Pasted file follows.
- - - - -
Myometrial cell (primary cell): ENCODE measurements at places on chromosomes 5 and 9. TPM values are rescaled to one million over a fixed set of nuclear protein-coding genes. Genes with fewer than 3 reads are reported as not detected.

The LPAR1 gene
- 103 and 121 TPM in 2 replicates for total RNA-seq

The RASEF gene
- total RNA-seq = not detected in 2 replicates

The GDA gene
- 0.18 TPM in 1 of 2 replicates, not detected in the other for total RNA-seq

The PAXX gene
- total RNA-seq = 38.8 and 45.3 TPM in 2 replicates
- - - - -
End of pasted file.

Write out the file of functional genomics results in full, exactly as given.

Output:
Myometrial cell (primary cell): ENCODE measurements at places on chromosomes 5 and 9. TPM values are rescaled to one million over a fixed set of nuclear protein-coding genes. Genes with fewer than 3 reads are reported as not detected.

The LPAR1 gene
- 103 and 121 TPM in 2 replicates for total RNA-seq

The RASEF gene
- total RNA-seq = not detected in 2 replicates

The GDA gene
- 0.18 TPM in 1 of 2 replicates, not detected in the other for total RNA-seq

The PAXX gene
- total RNA-seq = 38.8 and 45.3 TPM in 2 replicates